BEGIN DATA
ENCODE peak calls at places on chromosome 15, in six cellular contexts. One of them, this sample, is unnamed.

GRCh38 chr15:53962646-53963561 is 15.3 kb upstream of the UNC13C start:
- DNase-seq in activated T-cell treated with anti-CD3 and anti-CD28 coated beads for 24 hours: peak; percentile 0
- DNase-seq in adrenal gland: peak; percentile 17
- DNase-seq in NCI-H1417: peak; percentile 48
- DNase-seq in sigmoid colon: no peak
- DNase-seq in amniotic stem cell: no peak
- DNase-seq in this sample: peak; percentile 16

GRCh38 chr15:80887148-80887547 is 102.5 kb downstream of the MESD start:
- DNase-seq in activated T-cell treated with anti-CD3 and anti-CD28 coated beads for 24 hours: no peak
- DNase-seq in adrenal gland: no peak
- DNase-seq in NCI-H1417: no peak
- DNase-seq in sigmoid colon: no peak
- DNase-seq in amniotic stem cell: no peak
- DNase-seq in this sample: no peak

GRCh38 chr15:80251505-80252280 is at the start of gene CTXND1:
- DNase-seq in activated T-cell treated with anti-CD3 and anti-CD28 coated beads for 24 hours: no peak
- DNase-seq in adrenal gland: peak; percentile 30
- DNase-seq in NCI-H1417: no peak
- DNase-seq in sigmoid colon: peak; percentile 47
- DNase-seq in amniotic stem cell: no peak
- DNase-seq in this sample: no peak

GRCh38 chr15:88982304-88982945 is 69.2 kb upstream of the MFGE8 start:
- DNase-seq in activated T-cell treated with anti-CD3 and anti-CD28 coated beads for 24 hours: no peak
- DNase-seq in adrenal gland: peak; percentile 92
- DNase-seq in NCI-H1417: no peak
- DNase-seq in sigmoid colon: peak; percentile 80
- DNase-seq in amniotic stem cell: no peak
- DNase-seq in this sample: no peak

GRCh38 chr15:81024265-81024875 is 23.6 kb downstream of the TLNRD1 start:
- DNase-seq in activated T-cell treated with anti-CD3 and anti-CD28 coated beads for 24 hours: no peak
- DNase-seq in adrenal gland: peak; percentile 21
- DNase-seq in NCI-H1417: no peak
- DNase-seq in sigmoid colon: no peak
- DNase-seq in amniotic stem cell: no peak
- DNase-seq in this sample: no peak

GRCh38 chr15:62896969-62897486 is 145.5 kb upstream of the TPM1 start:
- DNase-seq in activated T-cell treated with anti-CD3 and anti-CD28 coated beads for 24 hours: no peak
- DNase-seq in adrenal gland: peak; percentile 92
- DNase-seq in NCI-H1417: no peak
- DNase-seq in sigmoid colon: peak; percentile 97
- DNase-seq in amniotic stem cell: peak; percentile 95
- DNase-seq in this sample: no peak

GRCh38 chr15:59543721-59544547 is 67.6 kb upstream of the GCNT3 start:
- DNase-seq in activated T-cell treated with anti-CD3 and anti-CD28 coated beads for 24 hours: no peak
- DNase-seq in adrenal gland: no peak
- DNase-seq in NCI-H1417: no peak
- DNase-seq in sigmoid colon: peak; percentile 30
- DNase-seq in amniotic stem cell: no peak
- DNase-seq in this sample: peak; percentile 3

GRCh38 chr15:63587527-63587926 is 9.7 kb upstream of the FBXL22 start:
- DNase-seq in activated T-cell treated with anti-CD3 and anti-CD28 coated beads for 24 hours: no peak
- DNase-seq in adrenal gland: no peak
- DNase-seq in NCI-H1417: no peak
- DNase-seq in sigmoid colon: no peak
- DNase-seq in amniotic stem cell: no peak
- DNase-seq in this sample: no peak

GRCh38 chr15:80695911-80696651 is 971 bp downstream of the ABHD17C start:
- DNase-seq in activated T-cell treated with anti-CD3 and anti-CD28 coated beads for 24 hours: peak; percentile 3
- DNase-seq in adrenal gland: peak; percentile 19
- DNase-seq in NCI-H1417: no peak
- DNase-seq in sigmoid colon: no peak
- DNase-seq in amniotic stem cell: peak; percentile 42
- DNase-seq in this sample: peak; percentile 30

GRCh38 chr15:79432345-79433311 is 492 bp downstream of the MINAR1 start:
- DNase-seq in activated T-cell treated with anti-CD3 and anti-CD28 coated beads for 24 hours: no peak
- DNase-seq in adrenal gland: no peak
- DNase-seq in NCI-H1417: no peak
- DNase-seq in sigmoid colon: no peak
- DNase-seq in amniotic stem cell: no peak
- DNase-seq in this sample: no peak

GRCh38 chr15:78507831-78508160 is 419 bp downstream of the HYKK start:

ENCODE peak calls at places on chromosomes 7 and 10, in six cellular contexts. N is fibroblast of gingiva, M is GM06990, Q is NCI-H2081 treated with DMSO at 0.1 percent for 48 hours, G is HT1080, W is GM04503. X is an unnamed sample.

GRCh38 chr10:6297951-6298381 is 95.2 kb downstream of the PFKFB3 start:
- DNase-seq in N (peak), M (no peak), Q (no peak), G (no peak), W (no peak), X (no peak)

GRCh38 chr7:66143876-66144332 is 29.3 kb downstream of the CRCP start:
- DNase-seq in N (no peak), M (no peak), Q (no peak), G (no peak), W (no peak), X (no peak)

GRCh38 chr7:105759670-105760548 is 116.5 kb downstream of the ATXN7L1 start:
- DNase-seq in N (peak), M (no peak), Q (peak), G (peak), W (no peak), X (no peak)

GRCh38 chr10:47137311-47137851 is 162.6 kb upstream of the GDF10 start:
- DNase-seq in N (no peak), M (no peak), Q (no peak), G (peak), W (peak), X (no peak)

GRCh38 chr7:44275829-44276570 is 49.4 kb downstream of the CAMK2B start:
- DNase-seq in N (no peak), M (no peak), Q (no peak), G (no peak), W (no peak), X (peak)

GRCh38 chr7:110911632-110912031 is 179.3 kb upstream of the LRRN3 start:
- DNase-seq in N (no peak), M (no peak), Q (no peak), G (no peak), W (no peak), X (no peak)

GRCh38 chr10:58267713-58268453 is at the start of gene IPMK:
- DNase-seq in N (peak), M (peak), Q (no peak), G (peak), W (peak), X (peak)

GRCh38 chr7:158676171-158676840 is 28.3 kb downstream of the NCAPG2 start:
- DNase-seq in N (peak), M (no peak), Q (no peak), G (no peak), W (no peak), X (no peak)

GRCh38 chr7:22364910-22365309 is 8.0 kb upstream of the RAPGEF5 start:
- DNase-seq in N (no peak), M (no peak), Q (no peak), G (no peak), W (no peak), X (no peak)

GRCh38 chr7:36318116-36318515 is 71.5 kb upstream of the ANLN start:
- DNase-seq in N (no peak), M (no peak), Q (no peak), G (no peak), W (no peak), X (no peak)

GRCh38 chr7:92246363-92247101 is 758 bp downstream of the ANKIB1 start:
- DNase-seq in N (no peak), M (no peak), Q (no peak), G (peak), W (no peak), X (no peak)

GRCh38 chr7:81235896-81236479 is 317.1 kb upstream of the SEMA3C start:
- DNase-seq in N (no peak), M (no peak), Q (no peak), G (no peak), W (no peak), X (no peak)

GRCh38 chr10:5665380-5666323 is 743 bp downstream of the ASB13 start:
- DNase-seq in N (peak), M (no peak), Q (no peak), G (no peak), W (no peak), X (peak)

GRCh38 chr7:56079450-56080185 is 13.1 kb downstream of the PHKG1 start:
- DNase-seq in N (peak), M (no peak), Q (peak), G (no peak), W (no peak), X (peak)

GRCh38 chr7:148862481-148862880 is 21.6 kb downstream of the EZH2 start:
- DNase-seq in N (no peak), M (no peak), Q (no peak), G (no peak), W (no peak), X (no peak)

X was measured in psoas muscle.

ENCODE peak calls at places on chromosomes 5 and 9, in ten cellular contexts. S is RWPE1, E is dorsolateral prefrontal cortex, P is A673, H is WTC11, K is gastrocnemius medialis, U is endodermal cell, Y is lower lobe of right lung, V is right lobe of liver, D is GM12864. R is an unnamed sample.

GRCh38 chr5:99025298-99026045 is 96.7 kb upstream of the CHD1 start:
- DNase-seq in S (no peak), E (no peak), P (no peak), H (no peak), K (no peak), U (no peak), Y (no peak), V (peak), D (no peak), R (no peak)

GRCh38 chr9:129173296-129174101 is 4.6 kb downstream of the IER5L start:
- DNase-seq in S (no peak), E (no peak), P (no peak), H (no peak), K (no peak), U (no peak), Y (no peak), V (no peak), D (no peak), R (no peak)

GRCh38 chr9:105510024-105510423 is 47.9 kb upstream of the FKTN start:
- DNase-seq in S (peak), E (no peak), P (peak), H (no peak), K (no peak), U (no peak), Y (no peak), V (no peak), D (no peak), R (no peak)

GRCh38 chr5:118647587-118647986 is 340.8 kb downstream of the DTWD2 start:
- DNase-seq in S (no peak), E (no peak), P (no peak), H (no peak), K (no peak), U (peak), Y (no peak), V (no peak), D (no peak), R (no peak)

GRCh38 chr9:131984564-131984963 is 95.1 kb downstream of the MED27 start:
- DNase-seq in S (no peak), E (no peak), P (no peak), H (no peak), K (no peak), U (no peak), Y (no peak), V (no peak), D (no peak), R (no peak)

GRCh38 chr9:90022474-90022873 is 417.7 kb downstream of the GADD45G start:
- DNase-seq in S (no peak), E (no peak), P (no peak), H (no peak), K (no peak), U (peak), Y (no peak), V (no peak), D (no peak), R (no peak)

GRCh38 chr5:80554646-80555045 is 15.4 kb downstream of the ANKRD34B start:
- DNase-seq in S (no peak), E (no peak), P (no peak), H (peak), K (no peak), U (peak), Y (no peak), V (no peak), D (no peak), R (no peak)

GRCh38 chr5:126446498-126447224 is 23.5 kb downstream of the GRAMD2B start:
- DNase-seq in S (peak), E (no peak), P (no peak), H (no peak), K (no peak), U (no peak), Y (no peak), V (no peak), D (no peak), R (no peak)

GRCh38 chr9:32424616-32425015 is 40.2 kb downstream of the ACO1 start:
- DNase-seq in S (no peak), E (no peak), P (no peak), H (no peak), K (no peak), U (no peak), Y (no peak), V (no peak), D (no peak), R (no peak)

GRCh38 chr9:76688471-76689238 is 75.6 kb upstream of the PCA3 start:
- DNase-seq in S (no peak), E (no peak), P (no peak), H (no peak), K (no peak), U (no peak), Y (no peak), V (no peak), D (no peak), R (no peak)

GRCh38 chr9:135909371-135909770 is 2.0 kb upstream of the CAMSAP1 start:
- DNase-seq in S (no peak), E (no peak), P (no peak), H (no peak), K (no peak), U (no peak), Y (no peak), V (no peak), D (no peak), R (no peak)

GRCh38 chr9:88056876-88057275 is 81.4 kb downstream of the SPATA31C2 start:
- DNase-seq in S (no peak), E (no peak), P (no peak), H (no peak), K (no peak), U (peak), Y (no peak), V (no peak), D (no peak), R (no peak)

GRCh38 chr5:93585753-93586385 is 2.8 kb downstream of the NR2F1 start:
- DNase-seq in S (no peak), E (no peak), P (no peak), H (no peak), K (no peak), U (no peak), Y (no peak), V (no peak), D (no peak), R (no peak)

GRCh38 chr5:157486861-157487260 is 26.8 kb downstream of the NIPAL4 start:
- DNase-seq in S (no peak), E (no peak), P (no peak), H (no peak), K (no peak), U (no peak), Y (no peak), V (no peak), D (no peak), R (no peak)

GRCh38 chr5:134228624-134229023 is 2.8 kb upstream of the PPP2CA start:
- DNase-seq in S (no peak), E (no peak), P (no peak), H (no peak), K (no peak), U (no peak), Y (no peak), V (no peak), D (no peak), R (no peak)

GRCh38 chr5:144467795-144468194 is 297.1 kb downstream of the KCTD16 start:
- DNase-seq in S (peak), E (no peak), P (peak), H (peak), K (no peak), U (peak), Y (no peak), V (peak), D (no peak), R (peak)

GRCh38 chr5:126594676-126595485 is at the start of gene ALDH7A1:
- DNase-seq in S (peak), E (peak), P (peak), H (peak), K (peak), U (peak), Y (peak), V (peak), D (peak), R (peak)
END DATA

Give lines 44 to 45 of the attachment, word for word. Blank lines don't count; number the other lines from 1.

GRCh38 chr15:59543721-59544547 is 67.6 kb upstream of the GCNT3 start:
- DNase-seq in activated T-cell treated with anti-CD3 and anti-CD28 coated beads for 24 hours: no peak